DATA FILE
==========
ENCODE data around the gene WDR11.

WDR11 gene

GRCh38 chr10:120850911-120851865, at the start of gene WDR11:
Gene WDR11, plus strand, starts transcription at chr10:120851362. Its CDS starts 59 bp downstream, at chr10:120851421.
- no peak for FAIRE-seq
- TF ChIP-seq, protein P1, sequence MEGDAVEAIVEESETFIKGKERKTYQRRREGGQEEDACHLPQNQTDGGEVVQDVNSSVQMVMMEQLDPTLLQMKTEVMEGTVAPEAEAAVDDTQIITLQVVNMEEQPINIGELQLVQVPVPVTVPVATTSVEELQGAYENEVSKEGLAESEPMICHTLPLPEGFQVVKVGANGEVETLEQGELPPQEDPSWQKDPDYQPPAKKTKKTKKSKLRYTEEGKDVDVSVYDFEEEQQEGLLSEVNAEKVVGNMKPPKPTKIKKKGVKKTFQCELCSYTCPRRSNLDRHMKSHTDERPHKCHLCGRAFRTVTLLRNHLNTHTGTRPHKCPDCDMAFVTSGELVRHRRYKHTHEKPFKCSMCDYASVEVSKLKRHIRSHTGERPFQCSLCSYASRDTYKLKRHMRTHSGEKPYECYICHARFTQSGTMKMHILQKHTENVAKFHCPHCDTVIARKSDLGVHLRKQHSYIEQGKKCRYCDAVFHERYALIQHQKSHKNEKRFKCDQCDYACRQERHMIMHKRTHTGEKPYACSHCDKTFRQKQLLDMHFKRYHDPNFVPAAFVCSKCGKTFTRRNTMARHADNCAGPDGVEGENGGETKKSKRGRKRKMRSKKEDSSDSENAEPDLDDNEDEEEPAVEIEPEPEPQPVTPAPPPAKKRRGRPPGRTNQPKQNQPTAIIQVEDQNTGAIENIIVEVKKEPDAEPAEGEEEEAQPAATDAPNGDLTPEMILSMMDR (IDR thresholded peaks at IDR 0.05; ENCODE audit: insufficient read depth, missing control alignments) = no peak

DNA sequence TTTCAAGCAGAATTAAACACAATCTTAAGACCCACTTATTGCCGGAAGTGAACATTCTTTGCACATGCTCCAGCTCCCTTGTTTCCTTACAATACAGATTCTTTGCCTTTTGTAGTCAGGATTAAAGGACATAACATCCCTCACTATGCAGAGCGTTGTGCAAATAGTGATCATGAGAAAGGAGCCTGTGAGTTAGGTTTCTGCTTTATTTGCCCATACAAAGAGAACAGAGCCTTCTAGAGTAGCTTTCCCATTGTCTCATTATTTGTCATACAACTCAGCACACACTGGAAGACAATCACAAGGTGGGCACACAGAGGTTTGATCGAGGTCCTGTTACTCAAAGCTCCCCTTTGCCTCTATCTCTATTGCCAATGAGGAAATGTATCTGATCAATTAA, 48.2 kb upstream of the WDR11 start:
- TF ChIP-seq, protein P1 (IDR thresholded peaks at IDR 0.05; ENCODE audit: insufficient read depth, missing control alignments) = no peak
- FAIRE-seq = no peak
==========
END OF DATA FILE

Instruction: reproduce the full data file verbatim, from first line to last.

ENCODE data around the gene WDR11.

WDR11 gene

GRCh38 chr10:120850911-120851865, at the start of gene WDR11:
Gene WDR11, plus strand, starts transcription at chr10:120851362. Its CDS starts 59 bp downstream, at chr10:120851421.
- no peak for FAIRE-seq
- TF ChIP-seq, protein P1, sequence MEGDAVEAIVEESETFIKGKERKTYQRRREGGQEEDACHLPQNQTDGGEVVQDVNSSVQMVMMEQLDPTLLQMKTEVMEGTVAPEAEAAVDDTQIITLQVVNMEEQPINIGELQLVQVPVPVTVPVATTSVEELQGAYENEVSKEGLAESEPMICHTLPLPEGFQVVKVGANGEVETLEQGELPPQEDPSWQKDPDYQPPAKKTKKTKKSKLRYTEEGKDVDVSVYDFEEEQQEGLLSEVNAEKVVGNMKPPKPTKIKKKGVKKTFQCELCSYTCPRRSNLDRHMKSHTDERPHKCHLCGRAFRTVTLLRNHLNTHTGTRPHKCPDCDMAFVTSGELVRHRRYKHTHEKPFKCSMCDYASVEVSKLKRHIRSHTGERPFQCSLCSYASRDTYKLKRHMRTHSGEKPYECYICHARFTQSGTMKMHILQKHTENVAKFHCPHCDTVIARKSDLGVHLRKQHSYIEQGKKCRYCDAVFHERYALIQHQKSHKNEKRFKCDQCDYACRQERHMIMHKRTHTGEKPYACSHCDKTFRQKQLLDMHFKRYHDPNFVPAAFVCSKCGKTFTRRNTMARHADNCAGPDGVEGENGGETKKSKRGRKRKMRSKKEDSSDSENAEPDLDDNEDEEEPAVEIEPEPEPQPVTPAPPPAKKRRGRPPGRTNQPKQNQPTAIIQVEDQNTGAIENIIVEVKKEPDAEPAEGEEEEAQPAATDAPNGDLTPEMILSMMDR (IDR thresholded peaks at IDR 0.05; ENCODE audit: insufficient read depth, missing control alignments) = no peak

DNA sequence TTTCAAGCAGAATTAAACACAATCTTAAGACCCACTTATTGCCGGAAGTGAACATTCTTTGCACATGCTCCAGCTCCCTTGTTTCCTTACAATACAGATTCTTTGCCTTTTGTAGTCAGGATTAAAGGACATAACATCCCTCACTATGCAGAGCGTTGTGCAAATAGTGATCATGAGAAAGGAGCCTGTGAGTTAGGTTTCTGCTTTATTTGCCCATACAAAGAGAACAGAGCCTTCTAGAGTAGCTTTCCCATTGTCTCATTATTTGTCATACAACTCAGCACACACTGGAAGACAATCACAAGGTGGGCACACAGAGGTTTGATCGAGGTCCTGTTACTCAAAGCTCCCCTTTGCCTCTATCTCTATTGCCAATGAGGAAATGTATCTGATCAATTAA, 48.2 kb upstream of the WDR11 start:
- TF ChIP-seq, protein P1 (IDR thresholded peaks at IDR 0.05; ENCODE audit: insufficient read depth, missing control alignments) = no peak
- FAIRE-seq = no peak